Part 1—Capehart’s dream: Today, at the Washington Post web site, Jonathan Capehart has a dream for the coming year:
CAPEHART (12/29/14): All I want for the new year is the banishment of “post-racial” anything from all social and political discourse. From its first utterance in 2008 to herald the rise of Barack Obama, the concept was misguided and delusional. That giddy moment when Obama won the bitterly fought South Carolina primary and the audience chanted “Race doesn’t matter” is but a distant memory. News, polls and studies that emerged in the last half of 2014 made it painfully plain that race still matters.Capehart would banish the term “post-racial” from the national discourse. Starting tomorrow, we’ll be revealing our own dream for the coming year(s).
For today, we’ll limit ourselves. We’ll state our frustration with dreams and observations like Capehart’s.
Question: Did anyone ever actually say that Barack Obama’s election meant that our society had entered a “post-racial” state?
We’ll assume that somebody must have said that somewhere. That said, we conducted a brief search a few years ago trying to locate some major pundit who actually made that widely-referenced statement.
We didn’t have any success. As best we could tell, the term “post-racial” wasn’t thrown around by the nation’s intellectual leaders in the aftermath of Obama’s election.
Did anyone ever actually say that we were now “post-racial?” In our experience, this notion has largely been advanced by pundits like Capehart, though they never seem to quote anyone who actually made the claim.
Just for the record, American society isn’t “post-racial” in any obvious sense. It’s perfectly clear that “race still matters” in various ways, just as Capehart says.
Everyone of substance knows that, not excluding Jonathan Capehart, who seems like a good decent person.
Our point today would be different. As far as we know, no major pundit ever said that we were now post-racial. People like Capehart tend to advance the contrary notion to heighten the pathos of current complaints, whatever they may be.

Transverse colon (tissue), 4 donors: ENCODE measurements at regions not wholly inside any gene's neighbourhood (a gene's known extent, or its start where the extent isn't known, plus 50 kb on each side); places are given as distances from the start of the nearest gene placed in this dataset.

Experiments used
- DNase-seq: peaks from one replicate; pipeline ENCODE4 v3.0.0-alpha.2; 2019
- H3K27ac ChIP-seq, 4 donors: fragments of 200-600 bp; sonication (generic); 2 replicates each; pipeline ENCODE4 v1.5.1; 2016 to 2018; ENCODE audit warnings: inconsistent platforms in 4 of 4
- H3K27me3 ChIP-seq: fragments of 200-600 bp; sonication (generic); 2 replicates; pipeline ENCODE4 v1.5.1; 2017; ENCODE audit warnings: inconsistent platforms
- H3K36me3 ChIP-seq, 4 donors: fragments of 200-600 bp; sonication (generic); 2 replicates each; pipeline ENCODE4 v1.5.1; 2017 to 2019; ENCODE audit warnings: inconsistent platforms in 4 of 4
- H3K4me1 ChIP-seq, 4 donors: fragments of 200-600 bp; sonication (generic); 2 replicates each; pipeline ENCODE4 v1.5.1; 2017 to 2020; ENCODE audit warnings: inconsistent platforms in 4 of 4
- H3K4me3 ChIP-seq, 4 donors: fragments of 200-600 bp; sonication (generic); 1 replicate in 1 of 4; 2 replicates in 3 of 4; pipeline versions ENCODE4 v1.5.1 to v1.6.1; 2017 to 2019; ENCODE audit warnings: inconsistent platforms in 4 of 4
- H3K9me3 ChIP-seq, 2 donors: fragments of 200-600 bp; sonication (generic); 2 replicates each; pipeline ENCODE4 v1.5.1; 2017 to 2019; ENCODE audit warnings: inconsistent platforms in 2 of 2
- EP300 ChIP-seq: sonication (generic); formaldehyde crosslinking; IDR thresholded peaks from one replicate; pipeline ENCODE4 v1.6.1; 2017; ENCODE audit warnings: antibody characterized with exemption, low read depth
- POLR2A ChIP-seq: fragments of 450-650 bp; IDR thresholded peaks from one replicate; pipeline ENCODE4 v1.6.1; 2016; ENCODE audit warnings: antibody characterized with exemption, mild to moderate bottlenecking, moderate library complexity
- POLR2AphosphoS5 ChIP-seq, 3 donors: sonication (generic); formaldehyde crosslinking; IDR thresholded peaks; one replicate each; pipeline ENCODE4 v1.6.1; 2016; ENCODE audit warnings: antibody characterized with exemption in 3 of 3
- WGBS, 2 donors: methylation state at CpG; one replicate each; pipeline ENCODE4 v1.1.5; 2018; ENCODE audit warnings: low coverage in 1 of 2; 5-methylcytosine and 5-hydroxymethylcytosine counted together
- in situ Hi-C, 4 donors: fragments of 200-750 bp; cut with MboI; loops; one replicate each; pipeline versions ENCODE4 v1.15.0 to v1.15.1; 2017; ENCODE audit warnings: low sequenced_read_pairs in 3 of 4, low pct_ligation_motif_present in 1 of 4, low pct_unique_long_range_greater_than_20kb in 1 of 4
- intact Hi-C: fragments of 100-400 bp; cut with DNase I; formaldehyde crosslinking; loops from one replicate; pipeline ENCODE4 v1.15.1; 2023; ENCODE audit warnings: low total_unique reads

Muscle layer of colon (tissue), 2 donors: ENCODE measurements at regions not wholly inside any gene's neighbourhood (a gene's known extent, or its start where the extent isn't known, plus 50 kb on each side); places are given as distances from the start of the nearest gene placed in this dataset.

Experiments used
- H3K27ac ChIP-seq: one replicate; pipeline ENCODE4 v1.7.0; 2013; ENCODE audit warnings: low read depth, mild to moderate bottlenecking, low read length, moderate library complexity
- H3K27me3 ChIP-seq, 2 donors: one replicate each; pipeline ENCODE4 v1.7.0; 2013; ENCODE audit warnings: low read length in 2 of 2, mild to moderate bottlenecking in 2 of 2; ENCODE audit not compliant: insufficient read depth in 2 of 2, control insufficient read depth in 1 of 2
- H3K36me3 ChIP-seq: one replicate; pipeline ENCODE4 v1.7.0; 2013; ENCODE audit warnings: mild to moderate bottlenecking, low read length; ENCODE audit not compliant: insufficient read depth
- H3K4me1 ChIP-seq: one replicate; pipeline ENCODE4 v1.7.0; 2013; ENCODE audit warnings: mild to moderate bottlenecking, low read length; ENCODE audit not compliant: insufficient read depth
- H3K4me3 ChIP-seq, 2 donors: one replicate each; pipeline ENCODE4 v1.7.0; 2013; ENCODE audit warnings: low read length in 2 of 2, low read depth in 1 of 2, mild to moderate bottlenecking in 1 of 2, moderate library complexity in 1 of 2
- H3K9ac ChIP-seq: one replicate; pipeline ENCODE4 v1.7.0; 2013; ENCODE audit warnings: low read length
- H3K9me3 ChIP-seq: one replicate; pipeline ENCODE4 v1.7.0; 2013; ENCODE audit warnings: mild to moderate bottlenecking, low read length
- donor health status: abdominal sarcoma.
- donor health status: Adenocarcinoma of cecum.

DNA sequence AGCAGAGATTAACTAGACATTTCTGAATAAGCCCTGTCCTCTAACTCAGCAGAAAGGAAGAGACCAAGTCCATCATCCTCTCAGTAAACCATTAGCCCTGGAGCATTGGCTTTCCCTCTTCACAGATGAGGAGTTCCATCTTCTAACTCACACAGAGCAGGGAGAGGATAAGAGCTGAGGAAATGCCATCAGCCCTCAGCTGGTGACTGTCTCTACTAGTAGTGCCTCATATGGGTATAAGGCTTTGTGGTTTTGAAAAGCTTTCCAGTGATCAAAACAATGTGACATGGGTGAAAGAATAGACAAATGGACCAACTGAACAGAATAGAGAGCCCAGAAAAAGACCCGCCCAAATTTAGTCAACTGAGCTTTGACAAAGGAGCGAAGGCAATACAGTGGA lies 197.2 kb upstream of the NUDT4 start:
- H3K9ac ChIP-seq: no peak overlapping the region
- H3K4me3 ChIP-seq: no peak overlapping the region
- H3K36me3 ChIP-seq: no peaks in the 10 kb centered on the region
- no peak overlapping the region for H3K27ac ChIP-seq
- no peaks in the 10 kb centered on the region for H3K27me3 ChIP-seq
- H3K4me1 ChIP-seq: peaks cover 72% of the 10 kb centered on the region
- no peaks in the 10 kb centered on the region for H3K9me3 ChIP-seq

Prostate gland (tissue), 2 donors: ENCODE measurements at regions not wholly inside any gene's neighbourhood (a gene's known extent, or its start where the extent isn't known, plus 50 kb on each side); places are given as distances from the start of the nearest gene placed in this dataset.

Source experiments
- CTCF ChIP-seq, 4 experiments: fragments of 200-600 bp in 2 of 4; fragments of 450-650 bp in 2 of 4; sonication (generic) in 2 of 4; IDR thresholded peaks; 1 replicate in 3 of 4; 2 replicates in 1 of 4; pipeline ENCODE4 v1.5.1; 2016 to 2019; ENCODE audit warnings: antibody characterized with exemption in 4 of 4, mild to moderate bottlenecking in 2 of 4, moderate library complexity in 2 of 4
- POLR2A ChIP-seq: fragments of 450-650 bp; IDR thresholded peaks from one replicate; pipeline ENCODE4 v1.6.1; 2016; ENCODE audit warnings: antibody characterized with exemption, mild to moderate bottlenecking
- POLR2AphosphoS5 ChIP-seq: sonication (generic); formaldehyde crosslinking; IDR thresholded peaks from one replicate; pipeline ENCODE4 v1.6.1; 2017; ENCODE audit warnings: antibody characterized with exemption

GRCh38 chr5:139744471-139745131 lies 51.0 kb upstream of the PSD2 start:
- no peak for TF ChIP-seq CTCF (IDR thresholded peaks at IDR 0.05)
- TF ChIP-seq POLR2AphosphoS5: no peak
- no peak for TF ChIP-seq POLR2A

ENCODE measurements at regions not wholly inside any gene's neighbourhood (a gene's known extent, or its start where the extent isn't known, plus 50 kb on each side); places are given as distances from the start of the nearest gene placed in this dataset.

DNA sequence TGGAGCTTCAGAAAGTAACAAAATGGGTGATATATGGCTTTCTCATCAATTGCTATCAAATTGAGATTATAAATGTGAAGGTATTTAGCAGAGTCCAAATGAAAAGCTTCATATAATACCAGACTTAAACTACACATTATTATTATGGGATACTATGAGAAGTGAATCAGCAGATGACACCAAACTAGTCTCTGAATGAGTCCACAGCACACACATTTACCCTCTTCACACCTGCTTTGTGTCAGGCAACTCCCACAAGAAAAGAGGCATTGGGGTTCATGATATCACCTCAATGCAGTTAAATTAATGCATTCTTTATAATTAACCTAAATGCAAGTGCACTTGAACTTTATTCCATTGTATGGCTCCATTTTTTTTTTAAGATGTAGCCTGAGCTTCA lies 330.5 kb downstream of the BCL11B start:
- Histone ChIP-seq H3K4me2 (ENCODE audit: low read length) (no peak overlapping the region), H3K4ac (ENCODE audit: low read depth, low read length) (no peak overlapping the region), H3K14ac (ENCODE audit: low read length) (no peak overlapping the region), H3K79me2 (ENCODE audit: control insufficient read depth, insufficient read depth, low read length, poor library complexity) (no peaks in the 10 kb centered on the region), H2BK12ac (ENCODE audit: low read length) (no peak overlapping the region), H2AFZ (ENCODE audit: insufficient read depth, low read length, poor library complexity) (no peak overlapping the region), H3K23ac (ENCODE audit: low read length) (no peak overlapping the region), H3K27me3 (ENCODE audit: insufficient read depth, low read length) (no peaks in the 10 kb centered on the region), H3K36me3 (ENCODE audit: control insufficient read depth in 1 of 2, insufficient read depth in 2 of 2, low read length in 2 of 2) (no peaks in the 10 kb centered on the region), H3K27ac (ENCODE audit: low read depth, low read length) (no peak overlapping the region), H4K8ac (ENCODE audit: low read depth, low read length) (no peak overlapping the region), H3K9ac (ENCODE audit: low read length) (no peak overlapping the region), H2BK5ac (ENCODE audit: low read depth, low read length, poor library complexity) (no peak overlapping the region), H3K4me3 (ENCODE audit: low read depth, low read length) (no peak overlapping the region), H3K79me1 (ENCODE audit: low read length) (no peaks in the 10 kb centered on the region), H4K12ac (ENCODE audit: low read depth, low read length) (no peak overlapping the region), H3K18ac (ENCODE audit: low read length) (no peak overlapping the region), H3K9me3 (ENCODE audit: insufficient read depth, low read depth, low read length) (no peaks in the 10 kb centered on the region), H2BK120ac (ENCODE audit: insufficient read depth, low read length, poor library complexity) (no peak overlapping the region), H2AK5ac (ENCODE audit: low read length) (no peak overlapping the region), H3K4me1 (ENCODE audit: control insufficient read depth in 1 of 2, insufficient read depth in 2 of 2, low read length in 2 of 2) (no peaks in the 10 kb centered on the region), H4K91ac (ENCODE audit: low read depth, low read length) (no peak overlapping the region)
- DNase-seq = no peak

In Capehart’s case, the current complaint may not always be entirely edifying. Before he’s done today, he laments the findings of a new study—a study he makes little attempt to examine or explain.
The study deals with reactions by whites to two different terms: “black” and “African-American.” (Reactions by blacks weren’t elicited.) After encouraging us to read the study, which is complex, Capehart offers a gloomy thought:
CAPEHART: This study alone should dispel any notion that ours will ever be a “post-racial” society. Before that could happen, we Americans first would have to deal with our “current-racial” society. But as I’ve written many times, we would have to talk to each other one on one, face to face, in an intensely personal and uncomfortable exercise.Will we ever achieve a “post-racial” society? Our own assumption would be that we will, at least to the extent that white Americans now largely live in a “post-ethnic” society.
We have no idea why Capehart thinks that this study, which he probably can’t explain, means that this will never occur. But then, Capehart is one of many frustrating players who help fashion our low-voltage national discourse.
We’ve never met Jonathan Capehart. We assume he’s a good, decent person, as so many people are. We’d also have to say that he can be a deeply frustrating intellectual leader. But then again, can’t we all!
In our view, Capehart has an extremely modest dream for the new year. He seems to want pundits to stop saying something which very few ranking pundits have ever actually said.
Our own dream would be larger than this. It would even require some changes on our own part!
Tomorrow, we’ll start presenting that dream. We’ll be adapting a famous dream from a person of vast moral brilliance.
We think that brilliance holds today, decked out with some adaptations. Capehart is feeling gloomy today. We think he should fill up with hope.
What we (re)read on our Christmas vacation: Decades later, so well-written! Just click here.